Once the doctor or clinician already has your medical history, it becomes much easier to communicate and smoothens the triage process.
4. Mind the paperwork
Perhaps the easiest way to cut the wait time down in half is to simply fill out the paperwork beforehand, and you can do this by asking for the documents to be emailed to you so you can fill it out before the appointment.
Doing this before actually going to the doctor can give you several advantages: it not only allows you to spend more time completing the questions, but it also lets you actually read and understand the fine print that comes with them.
Pretty much all cities with canals and water ways like to be called “The Little Venice of
So, if you have crashed Venice off your travel bucket list or you simply just want to witness alike places minus the crowd, here are six more floating cities worth visiting.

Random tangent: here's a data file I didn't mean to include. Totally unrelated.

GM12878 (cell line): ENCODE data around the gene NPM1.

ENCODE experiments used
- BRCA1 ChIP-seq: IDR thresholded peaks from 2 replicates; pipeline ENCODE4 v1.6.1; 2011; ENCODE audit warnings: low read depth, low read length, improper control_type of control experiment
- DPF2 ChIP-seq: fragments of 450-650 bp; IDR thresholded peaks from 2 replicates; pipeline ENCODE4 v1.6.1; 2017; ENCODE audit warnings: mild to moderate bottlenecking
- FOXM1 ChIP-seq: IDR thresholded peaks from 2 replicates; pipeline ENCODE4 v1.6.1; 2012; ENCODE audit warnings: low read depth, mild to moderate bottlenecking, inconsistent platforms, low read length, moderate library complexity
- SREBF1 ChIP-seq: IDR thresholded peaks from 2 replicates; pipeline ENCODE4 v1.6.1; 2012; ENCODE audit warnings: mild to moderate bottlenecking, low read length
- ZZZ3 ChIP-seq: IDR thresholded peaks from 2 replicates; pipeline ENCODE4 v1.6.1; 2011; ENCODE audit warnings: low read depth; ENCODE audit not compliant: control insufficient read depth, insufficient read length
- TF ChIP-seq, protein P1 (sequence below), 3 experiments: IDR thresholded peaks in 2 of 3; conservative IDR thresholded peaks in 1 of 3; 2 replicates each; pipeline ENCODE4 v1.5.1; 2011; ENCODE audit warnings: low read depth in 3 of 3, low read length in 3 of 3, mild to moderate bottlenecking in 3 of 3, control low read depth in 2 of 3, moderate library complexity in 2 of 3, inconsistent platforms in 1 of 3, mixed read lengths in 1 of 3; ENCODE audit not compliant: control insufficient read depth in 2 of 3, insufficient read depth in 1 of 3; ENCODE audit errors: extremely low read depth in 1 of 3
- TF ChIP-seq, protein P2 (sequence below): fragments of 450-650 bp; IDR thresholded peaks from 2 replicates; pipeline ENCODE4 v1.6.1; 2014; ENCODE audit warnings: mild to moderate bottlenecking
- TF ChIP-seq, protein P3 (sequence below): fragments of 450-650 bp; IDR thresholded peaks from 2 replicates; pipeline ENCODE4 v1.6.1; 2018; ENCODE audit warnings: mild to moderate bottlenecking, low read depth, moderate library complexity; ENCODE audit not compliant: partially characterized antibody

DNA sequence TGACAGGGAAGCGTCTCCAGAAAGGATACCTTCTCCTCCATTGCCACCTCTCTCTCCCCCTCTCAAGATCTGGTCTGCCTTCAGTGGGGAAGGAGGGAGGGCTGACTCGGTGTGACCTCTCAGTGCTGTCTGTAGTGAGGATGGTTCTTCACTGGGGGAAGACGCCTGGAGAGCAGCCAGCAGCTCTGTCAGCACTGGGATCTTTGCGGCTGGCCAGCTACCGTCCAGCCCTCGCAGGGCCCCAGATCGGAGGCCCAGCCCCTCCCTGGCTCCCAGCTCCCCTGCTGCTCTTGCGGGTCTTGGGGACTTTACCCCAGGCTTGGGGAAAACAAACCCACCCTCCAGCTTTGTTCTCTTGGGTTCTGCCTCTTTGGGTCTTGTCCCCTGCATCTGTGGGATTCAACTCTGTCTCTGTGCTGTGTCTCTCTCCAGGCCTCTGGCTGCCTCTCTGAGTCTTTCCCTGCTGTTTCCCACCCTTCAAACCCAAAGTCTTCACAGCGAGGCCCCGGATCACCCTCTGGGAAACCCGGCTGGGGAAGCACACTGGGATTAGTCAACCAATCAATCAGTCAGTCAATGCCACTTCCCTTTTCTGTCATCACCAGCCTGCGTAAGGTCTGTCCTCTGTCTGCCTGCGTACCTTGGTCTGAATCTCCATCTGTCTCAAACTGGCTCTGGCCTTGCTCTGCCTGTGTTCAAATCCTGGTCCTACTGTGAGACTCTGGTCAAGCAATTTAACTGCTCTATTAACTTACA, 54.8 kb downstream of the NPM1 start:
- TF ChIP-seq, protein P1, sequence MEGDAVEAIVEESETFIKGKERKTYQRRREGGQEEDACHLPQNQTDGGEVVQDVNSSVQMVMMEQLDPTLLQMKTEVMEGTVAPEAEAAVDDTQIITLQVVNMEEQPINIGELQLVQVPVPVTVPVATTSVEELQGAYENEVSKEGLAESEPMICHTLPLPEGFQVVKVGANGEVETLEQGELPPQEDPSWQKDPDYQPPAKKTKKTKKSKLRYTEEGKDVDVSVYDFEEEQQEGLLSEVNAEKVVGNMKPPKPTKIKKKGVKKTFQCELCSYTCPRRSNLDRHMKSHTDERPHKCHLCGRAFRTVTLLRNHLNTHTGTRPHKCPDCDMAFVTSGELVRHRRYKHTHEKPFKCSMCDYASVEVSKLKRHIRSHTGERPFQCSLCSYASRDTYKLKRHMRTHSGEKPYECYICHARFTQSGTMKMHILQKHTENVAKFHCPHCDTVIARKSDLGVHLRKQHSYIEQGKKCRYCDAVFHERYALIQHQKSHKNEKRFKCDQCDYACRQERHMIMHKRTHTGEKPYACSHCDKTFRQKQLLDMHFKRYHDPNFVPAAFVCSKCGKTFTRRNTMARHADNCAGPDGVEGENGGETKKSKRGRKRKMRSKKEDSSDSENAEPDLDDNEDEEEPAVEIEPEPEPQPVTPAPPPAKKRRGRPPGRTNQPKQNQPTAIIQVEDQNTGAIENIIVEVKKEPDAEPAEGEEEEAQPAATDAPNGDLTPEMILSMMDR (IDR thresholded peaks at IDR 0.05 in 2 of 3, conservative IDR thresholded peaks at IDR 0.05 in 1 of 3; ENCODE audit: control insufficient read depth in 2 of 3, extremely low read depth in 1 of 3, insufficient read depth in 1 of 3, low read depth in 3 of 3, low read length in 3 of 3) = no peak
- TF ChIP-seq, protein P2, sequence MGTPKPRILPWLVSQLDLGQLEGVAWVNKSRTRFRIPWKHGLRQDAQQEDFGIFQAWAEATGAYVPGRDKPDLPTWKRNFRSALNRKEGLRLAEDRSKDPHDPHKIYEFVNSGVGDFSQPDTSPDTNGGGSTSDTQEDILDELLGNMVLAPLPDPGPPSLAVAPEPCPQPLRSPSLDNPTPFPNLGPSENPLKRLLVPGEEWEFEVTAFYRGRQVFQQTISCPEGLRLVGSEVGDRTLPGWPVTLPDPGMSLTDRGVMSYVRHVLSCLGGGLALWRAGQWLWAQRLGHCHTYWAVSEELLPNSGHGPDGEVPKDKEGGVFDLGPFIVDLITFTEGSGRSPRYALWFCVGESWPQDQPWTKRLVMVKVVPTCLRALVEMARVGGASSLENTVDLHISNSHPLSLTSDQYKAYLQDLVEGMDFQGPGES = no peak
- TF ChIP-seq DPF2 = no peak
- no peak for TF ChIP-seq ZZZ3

1. Bangkok, Thailand
With Bangkok’s wide and busy streets, it is easy to forget that the winding canals around the city once served as a major means of transport back in the years. Today, many of these canals look dreary and may no longer be as lively as before. However, they still remain a fascinating remembrance of the past and a fascinating window of the early years of Thailand in the midst of this fast-evolving world.
2. Copenhagen, Denmark
Built in 1600s, Copenhagen’s wide canals have served different purposes over the years. Originally built to be passageways for the navy, these water paths have made the city an international port through its easy access to the Baltic Sea. The lively Nyhavn district became a key destination among locals and are decked with restaurants and entertainment spots.
3. Fenghuang, China
Those who visit Fenghuang never fail to be in awe by the green waters that glisten beneath the stilted houses. You can cross the other side of Tuojiang River by boat or be daring and cross it by food—hopping from stone to stone in a path that stretches to the other side of the the river. Just make sure not to fall.
4. Giethoorn, Netherlands